Page:Sacred Books of the East - Volume 42.djvu/30

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his purohita) as Atharvanic by distinction. Recently Professor Weber[1] has emphasised the marked relation of the Atharvan to the royal caste.

The text of the Samhita abounds in ragakarmana, 'royal practices,' and Weber thinks that the name of Kaus'ika, the author of the great Atharvan Sutra, points to a Kshatriya connection, since Kusika is identical with Visvamitra, and the latter, as is well known, stands forth among the ancient Vedic heroes as the representative of royalty. None of these points can be regarded as more than possibilities[2].

Two other designations of the AV. differ from all the preceding in that they are the product of a later Atharvanic literary age, neither of them being found in the Sawhita, and both being almost wholly restricted to the ritual text of the Atharvan itself. They are the terms bhrigvangirasah and brahma-veda.

The term bhrigvanigirasah is, as far as the evidence of the accessible literature goes, found only in Atharvan texts. Though bhrigu takes in this compound the place of atharvan, the terms bhrigavah or bhriguveda do not occur. The term bhrigvarigirasah, however, is the favourite designation of the Veda in the Atharvan ritual texts[3]: it makes a show, in fact, of crowding out the other designations. Thus the Kausiika does not directly mention the Atharvan compositions by any other name (see 63, 3; 94, 2-4; cf. 137, 25; i.39j 6), •although vaguer allusions to this Veda and its adherents are made with the stem atharvan (59, 25 ; 73, 12 ;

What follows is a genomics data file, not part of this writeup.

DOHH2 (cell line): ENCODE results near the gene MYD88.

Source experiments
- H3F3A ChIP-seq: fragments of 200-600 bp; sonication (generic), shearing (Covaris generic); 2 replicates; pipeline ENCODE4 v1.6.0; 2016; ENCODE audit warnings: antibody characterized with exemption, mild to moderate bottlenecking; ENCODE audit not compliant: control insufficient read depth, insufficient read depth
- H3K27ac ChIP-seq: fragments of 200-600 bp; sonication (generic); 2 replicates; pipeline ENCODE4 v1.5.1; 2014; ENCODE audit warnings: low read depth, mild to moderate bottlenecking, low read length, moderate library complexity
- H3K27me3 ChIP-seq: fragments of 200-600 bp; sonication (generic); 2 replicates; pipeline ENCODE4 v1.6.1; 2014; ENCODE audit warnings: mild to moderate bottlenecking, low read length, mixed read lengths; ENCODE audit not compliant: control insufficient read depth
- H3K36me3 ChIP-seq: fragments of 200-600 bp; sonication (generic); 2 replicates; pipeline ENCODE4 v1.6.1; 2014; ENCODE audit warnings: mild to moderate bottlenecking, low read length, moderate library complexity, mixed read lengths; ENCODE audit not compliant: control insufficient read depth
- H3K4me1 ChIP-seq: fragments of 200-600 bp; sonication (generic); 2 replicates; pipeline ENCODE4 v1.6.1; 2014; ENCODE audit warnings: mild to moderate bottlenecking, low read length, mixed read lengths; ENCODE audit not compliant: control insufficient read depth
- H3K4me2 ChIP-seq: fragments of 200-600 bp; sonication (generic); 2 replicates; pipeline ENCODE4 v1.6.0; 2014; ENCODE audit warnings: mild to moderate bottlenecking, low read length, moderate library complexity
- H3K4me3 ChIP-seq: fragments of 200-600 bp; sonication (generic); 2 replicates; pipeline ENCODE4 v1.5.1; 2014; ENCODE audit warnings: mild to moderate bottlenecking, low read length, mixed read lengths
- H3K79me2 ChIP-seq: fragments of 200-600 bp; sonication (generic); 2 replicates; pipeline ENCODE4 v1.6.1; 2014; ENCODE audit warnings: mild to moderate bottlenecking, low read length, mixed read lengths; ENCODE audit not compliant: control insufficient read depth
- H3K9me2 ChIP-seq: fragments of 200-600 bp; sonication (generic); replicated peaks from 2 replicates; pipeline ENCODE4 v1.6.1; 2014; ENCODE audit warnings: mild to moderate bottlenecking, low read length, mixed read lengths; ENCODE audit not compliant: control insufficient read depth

1. Episches im vedischen Ritual, Proc. of the Royal Academy at Berlin, July 23, 1891 ; nr. xxxviii, p. 785 ff. (especially 787, top); Ragasuya, pp. 4, 23, note.
  2. We may note also the prominence allowed in the AV. to the kind of performance called sava. These are elaborate and rather pompous bestowals of dakshina, rising as high as the presentation of a house (salasava, IX, 3); or a goat with five messes of porridge, five cows, five pieces of gold, and five garments (agaudana, IX, 4). There are twenty-two kinds of these sava, and the eighth book of the Kaujika is devoted to their exposition (Kesava 64-66 presents a brief catalogue of them). Revenues of this kind are not likely to have bfen derived from lesser personages than rich Kshatriyas, or kings.
  3. In the Sawhita the stem bhrigvangiras is never employed as the name of the Atharvan writings ; in AV. V, 19, i. 2 the terms bhrigu and ahgirasa occur as the names of typical Brahman priests.